The advertised jackpot is based on the amount the cash value can get for a 30 year annuity. The current interest rate decides how much so at times the jackpot could be more than twice as high as the cash value or only 50% higher as it is now. The rate can change from one jackpot to the next. The current rate of return on a $203.3 million safe annuity is about 1.4% annually. For the advertised jackpot to be twice as high as the cash value, the annuity would have to pay 2.4% annually.

                        The state lottery withholds 25% in Federal taxes and whatever the state tax percentage is; a North Carolina resident taking the cash would get a check for $138,244,000. If they take the annuity, their total after 30 payments is $211,853,010 after taxes and that's only a difference of 53%. At just a 3% interest rate for 29 years, the $138 million after tax prize would grows to $326 million.

                        If the annuity could get 3%, the current jackpot would be $493 million.

                        People who took the annuity when interest rates (or whatever benchmark they use) were higher may be in for an unpleasant surprise.

                        In neo-conned Amerika, bank robs you.
                        Alcohol, Tobacco, and Firearms should be the name of a convenience store, not a govnoment agency.


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                          Posted: August 13, 2012, 5:22 pm - IP Logged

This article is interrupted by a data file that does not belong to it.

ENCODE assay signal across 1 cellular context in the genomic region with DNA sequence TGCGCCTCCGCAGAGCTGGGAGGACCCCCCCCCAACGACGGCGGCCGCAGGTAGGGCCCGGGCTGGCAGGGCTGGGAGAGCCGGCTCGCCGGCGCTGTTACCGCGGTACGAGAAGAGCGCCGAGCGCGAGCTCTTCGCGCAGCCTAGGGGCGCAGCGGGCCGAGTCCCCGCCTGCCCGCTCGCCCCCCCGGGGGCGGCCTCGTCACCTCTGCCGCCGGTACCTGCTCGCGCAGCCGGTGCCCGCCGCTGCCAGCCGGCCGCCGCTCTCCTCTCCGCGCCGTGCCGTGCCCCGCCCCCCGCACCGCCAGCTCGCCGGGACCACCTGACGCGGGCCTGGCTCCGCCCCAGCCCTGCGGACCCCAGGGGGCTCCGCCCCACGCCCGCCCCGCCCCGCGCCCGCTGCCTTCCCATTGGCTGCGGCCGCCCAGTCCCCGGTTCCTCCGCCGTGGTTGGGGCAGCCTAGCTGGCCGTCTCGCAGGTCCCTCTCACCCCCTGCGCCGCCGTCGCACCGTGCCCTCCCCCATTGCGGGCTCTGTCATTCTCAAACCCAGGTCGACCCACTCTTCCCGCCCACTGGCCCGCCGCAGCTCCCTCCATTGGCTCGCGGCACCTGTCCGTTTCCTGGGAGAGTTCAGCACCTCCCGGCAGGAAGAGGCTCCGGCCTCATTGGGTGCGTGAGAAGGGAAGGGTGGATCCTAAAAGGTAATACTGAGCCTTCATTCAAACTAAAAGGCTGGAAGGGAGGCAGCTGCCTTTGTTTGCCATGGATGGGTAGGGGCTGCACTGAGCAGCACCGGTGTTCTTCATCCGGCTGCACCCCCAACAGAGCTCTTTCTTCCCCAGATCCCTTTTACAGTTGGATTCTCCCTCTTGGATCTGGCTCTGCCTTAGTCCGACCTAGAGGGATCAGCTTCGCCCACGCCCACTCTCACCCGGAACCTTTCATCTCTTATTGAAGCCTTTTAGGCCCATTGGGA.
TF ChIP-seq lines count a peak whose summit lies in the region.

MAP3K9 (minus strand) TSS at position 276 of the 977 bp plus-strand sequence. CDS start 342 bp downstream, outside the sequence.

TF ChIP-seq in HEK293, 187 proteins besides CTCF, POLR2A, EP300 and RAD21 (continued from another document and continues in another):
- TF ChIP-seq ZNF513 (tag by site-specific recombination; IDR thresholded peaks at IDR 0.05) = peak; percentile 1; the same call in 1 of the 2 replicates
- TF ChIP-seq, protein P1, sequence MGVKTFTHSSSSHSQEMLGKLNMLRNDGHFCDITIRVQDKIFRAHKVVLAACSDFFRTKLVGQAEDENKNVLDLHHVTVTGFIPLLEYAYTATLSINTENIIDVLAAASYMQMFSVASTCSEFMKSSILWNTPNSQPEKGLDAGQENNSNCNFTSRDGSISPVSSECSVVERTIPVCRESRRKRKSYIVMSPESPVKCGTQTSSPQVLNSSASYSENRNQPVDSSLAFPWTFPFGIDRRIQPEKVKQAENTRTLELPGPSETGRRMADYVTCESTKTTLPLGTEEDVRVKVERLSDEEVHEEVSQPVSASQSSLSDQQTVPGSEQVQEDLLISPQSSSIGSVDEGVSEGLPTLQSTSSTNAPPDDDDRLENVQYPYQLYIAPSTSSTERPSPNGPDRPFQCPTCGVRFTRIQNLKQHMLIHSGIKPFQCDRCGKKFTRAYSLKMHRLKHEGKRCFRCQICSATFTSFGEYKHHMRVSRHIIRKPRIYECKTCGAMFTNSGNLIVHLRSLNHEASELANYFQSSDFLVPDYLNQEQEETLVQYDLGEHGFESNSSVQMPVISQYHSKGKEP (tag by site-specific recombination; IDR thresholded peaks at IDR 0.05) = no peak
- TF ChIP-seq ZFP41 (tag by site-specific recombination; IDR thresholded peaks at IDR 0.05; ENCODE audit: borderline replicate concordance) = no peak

I know there is no $305 million...thats est value...that means if you take the annunity in your state lottos fine print anyways I was refering to my states lotto page when they specificaly say that they do not havethe advertised amount on hand but they give whatever is in the jackpot to the winner minus half and less taxes...Im in NC go to our lotto home page and check it out...that's where I got that from


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                            Posted: August 13, 2012, 5:40 pm - IP Logged

                            I know there is no $305 million...thats est value...that means if you take the annunity in your state lottos fine print anyways I was refering to my states lotto page when they specificaly say that they do not havethe advertised amount on hand but they give whatever is in the jackpot to the winner minus half and less taxes...Im in NC go to our lotto home page and check it out...that's where I got that from

                            I just read all 11 pages and it said nothing about them keeping half.........

                            http://www.nc-educationlottery.org/uploads/docs/8.04A%20Powerball%20Game%20Rules.pdf


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                              Posted: August 13, 2012, 6:04 pm - IP Logged

                              I just read all 11 pages and it said nothing about them keeping half.........

                              http://www.nc-educationlottery.org/uploads/docs/8.04A%20Powerball%20Game%20Rules.pdf

                              Just finished reading as well, found nothing mentioned to that effect.  What?    No Nod